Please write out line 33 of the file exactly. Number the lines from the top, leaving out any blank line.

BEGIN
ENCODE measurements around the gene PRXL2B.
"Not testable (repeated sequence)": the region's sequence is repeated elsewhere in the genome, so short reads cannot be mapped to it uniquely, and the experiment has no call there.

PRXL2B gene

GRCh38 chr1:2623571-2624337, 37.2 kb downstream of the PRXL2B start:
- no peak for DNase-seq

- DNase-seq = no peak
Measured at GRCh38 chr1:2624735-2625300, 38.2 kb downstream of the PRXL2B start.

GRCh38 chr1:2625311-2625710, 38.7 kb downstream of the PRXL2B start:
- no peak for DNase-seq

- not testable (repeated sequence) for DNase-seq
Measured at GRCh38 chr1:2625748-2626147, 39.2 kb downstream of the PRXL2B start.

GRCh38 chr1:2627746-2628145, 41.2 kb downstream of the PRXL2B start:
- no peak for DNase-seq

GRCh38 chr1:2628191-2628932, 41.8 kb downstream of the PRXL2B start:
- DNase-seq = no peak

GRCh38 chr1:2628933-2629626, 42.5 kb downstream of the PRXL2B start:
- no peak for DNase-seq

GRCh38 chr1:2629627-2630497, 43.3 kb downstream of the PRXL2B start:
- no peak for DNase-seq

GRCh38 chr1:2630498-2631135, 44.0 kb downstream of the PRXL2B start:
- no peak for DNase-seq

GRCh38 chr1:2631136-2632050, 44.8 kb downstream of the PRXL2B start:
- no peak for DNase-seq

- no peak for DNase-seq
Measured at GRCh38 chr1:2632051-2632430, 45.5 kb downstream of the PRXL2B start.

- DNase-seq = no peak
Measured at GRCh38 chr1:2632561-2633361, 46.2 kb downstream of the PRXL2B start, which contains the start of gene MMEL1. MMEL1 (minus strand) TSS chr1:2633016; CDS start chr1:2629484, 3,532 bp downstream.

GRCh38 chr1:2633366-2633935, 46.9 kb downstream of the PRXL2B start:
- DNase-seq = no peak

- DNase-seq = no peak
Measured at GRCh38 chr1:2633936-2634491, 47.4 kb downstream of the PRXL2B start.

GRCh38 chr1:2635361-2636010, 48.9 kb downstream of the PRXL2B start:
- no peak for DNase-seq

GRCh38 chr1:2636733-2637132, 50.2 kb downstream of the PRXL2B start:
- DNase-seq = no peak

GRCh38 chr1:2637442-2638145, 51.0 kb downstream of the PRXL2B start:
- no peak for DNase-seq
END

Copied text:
- no peak for DNase-seq